Do we really need Net Neutrality?
Responding to a recent publication by Comcast, they assert an open network policy. Their claim is, at best, highly dubious.
As clearly indicated in their PeeringDB entry, Comcast does not
offer peering, paid or otherwise, on the shared fabric public switches at any IX
What's an IX? It's a regional Internet Exchange; they enable ISPs to directly exchange settlement-free traffic, without requiring that each provider maintain dozens of expensive physical links. Thereby cost-effectively keeping your internet activity local, while making your connections to internet services faster and more reliable. It's a tried-and-true technique which thousands of ISPs have used to improve performance and reliability, for decades.
If Comcast's "open" internet approach was true, then why does their network peering policy, undoubtedly impair network performance, introduce unnecessary chokepoints, and manufacture congestion?
For instance, today, my NetFlix traffic is carried all the way through Portland Oregon, and then Seattle, and then Denver, and then Dallas TX, before being released from Comcast's network.
Comcast, If They Were Truly Open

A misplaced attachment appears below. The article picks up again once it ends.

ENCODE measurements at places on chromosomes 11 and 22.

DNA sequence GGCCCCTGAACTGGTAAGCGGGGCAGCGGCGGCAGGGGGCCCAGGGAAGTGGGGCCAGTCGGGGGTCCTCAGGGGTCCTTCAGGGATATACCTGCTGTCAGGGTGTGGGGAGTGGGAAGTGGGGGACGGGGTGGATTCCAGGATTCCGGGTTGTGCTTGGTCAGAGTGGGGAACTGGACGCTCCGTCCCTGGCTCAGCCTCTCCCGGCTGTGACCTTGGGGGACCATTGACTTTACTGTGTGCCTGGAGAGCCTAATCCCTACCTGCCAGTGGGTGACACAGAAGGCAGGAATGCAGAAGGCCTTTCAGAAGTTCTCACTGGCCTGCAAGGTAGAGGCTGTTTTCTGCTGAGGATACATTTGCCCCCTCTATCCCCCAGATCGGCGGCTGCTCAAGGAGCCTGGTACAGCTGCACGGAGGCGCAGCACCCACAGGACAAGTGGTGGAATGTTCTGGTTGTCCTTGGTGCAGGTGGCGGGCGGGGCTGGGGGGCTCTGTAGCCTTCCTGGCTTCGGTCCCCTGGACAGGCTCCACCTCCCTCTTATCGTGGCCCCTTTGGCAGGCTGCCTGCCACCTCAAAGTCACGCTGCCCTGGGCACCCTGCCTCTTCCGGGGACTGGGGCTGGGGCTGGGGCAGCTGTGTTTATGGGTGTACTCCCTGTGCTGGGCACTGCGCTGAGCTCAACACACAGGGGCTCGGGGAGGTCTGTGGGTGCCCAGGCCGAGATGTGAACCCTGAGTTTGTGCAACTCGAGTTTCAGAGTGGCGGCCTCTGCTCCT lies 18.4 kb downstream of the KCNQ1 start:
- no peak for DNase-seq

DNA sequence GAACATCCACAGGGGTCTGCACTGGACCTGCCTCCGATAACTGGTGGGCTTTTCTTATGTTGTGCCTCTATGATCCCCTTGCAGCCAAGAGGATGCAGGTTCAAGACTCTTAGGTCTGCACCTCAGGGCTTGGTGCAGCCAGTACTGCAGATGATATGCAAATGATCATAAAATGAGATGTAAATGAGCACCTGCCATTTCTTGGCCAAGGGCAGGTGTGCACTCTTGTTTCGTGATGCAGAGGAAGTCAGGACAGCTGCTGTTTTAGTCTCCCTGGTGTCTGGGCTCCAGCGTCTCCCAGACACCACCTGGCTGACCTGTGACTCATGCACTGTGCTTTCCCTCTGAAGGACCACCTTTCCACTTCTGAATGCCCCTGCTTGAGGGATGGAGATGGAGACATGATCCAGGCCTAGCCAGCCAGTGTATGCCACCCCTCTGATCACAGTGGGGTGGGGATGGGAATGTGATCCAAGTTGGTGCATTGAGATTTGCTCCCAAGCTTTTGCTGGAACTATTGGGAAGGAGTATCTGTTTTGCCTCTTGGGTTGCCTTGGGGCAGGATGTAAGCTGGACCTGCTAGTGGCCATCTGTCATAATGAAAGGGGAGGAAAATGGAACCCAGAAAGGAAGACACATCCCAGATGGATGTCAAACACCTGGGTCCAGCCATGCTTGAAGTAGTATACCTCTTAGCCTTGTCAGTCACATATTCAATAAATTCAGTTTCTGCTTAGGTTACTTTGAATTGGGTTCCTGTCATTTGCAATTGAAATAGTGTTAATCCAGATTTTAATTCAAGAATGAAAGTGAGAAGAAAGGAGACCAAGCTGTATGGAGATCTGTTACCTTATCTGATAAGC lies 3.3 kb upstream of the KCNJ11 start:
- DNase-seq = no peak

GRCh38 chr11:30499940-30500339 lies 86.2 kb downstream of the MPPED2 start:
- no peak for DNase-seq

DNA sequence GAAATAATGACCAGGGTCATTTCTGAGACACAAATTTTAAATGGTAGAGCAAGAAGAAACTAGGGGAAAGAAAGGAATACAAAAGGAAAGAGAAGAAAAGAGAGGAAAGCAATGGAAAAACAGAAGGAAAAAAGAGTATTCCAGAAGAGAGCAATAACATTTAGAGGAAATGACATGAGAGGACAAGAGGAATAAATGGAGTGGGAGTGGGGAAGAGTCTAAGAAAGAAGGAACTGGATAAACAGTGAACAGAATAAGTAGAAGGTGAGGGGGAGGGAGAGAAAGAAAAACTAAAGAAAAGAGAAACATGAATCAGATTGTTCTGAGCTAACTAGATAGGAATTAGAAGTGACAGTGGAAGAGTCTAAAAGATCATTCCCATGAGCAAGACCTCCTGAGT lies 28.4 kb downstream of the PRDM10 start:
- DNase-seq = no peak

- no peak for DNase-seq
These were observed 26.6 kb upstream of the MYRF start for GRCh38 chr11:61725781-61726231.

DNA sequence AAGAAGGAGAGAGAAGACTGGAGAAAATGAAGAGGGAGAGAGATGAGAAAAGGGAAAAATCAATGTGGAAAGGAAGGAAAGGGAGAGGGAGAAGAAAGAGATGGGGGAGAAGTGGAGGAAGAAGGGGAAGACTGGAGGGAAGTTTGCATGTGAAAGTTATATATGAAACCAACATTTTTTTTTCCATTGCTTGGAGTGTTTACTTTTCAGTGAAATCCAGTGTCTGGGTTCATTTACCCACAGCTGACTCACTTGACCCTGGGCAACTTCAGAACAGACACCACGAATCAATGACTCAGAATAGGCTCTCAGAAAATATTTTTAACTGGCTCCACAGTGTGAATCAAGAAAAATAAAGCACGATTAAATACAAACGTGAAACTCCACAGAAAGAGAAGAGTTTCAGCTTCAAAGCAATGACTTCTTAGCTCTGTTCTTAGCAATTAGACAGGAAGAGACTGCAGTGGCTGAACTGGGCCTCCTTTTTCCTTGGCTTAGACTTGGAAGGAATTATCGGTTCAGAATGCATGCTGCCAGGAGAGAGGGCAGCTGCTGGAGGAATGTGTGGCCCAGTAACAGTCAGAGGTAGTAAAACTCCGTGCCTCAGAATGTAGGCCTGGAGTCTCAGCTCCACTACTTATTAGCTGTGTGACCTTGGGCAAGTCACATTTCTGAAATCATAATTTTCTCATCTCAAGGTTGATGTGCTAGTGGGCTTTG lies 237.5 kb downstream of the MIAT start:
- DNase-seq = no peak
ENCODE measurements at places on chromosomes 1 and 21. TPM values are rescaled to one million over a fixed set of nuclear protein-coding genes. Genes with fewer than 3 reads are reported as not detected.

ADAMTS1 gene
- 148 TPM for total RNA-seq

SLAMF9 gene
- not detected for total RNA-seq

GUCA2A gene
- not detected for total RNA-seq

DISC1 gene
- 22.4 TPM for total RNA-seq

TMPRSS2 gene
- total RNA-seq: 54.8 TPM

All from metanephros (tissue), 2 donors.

If Comcast had an open peering policy, my traffic would be passed onto Netflix's network over a local 20Gbps public peering interconnect, without ever leaving Portland, Oregon.
This issue is not unique to Portland Oregon; Comcast's peering policy affects interconnects across the entire United States.
At least in Portland, Oregon, a single 10Gbps port on the regional peering fabric would cost Comcast a mere $400/month ($300/month for the 10Gbps port & $100 for the cross-connect). This seems like such a small price to pay, for so many benefits to be gained.
Why does Comcast refuse to leverage an absurdly inexpensive, tried-and-true technique, which thousands of ISPs have used to improve performance and reliability for decades? In the FCC's own words, how is Comcast's approach commercially reasonable? Ultimately, how is Comcast's business policy reflective of an Open Internet approach?